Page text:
Selecting futures: The role of conviction, narratives, ambivalence, and constructive doubt

Fenton‐O'Creevy, Mark and Tuckett, David (2021). Selecting futures: The role of conviction, narratives, ambivalence, and constructive doubt. Futures & Foresight Science (Early access).

DOI: https://doi.org/10.1002/ffo2.111

Abstract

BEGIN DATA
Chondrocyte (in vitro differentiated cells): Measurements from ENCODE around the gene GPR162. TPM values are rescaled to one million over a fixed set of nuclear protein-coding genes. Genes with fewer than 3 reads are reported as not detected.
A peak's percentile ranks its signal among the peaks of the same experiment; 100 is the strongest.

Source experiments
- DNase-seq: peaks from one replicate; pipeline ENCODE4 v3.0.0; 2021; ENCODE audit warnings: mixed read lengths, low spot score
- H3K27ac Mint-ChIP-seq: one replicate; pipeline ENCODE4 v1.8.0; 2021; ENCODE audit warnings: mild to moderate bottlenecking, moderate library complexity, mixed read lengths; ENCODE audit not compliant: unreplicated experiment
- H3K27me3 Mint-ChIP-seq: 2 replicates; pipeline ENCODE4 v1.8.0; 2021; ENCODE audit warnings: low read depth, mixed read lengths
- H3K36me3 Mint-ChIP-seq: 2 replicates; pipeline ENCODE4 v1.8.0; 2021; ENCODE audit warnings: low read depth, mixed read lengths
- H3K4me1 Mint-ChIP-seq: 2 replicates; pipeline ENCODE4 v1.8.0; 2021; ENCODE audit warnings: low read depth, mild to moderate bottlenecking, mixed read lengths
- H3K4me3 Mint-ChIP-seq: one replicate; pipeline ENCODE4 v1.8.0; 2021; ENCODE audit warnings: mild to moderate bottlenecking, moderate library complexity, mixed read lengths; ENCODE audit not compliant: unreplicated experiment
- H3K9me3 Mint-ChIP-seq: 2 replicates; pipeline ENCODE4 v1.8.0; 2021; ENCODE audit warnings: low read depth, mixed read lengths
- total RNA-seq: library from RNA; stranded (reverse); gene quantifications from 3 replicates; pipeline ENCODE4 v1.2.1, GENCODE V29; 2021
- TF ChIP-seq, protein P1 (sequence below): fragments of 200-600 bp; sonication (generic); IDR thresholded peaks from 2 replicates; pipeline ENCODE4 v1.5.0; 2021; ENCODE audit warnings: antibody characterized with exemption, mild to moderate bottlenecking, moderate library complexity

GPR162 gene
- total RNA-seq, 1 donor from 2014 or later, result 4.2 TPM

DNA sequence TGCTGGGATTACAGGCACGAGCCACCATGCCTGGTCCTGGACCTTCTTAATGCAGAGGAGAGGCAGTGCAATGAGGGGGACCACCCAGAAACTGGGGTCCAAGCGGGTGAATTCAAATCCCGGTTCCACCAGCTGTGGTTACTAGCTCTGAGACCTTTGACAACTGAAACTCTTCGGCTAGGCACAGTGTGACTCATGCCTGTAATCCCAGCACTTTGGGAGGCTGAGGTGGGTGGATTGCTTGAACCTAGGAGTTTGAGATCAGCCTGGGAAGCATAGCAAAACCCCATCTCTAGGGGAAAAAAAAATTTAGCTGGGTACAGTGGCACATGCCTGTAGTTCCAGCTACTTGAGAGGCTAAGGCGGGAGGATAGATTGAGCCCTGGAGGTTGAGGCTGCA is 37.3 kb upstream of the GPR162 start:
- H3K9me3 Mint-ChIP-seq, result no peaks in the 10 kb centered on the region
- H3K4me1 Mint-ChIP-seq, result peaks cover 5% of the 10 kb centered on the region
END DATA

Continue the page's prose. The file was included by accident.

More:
Institutional decisions about the future, that matter, are usually made in a context of considerable uncertainty. Although the intention is success the possibility of failure must inevitably be present, whether recognized or not. The principal purposes of this study are twofold. First, we argue that uncertainty contexts require that decisions to create the future are supported by a particular type of future oriented or foresight narrative which we call a conviction narrative. Its essential function is to combine available knowledge about how to achieve desired outcomes with the feeling that the selected action will achieve the aim. Second, we introduce two states, in which conviction may be achieved, divided, and integrated, to argue that research into how conviction is achieved by individuals or institutions making decisions, can be an extremely promising and practical avenue for foresight studies, throwing light on several issues, particularly the oft-noted reluctance to change course and attachment to single stories of the future. The focus on the reality of uncertainty and the two states in which it can be met, can also enhance the research and practice of narrative foresight, through more systematic theorization of the role of emotion and ambivalence in narrative thought and in the processes through which future-focused narratives generate action under uncertainty.

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